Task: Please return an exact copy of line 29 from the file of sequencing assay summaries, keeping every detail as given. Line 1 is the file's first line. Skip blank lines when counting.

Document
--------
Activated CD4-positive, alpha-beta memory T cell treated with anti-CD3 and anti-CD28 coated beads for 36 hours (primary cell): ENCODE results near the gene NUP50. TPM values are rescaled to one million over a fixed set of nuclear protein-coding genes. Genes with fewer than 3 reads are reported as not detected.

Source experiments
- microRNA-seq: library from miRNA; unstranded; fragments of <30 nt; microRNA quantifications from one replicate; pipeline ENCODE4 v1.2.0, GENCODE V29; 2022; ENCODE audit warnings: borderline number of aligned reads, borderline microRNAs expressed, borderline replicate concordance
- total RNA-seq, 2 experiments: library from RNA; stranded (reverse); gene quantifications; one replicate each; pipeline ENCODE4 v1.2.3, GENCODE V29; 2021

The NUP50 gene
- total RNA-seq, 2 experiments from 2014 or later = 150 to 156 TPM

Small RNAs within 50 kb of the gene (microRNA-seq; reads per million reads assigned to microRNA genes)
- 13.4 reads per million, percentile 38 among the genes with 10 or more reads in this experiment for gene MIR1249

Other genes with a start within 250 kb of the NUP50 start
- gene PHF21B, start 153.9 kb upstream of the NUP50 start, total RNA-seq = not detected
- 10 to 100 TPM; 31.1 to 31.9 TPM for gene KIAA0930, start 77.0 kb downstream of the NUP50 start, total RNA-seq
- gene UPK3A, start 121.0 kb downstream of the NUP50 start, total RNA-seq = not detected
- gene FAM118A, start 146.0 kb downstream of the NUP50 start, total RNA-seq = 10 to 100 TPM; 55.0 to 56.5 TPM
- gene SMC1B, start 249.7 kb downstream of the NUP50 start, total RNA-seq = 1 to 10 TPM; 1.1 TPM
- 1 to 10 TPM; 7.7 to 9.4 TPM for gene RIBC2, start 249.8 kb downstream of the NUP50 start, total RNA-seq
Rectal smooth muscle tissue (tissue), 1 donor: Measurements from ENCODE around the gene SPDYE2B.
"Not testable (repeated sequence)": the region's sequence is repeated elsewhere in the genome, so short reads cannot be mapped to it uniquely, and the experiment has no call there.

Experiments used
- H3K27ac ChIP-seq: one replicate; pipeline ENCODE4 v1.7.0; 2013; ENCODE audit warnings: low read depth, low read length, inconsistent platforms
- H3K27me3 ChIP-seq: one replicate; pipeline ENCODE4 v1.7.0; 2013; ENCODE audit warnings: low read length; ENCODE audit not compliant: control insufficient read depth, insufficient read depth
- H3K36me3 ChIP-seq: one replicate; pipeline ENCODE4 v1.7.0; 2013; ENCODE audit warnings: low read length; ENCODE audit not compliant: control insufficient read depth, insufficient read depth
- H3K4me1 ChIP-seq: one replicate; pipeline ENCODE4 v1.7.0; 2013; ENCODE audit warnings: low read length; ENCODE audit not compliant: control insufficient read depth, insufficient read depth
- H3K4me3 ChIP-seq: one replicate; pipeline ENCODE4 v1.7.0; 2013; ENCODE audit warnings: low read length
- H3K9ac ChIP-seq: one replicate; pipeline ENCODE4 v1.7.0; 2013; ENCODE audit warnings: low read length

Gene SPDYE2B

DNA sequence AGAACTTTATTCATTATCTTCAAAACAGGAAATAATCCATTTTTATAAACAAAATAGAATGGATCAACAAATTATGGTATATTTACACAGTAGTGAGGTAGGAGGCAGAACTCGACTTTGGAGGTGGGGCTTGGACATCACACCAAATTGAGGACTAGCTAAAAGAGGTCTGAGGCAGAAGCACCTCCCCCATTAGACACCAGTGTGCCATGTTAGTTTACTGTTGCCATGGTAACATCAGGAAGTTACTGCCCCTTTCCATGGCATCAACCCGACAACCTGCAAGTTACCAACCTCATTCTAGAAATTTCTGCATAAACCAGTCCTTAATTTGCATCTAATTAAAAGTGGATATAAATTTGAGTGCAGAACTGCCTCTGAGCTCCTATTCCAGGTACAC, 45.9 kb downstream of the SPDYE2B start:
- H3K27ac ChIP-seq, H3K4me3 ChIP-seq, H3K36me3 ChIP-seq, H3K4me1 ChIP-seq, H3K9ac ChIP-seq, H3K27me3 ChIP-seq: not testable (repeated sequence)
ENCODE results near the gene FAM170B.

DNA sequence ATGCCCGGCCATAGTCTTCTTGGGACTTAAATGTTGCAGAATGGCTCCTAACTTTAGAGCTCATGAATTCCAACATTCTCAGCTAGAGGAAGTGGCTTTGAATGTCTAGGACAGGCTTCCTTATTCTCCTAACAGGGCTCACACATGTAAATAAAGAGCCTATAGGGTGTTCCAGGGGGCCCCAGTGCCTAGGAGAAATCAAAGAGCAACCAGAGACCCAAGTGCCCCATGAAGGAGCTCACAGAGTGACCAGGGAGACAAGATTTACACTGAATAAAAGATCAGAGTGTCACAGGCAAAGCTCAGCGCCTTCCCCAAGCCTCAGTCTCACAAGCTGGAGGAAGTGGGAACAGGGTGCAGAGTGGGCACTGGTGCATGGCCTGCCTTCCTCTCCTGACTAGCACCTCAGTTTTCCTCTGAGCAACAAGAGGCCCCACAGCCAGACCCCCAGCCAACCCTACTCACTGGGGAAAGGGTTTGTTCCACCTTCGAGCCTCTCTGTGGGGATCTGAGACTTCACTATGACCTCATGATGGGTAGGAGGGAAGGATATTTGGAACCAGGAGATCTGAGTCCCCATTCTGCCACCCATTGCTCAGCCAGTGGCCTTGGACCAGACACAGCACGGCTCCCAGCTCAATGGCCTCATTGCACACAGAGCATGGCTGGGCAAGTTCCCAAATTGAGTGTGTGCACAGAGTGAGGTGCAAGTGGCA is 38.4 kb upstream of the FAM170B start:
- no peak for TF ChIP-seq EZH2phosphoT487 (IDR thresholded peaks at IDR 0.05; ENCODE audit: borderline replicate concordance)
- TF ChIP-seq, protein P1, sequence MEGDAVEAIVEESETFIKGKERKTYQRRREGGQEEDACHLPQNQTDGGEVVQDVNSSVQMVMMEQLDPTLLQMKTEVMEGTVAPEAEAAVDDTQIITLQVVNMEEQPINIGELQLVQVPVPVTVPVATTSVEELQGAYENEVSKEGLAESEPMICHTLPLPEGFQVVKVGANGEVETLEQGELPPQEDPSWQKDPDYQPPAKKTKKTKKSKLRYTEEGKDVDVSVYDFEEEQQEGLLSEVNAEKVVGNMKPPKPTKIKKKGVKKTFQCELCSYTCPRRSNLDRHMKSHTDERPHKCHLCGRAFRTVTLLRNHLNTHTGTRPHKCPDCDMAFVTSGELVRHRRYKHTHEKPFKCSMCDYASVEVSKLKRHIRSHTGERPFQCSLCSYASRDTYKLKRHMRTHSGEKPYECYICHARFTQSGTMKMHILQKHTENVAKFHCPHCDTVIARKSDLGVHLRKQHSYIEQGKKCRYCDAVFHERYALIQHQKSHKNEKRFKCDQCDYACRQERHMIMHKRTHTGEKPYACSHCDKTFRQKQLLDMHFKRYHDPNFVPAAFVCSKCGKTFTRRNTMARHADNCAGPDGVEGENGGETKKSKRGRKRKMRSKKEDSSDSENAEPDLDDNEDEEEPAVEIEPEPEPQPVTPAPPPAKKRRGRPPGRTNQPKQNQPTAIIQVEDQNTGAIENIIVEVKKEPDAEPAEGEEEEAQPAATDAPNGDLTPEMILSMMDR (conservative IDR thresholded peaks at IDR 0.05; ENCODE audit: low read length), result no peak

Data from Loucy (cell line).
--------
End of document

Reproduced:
DNA sequence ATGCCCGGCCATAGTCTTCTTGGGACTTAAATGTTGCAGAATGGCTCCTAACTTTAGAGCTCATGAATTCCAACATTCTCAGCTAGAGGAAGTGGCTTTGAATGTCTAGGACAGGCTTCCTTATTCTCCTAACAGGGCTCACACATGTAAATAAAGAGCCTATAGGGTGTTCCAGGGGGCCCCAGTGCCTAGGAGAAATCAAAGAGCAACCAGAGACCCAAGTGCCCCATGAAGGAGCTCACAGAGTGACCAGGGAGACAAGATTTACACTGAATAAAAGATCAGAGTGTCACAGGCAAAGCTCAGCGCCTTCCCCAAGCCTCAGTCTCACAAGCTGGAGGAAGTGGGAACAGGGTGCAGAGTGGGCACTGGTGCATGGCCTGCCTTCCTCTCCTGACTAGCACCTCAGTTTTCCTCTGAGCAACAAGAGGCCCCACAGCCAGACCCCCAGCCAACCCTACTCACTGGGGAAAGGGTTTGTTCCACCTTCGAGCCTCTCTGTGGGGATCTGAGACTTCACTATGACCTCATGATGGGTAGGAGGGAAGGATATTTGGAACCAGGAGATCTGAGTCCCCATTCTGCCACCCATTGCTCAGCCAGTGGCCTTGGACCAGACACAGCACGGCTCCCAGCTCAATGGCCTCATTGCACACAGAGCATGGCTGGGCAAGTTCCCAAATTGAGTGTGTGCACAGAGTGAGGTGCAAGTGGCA is 38.4 kb upstream of the FAM170B start: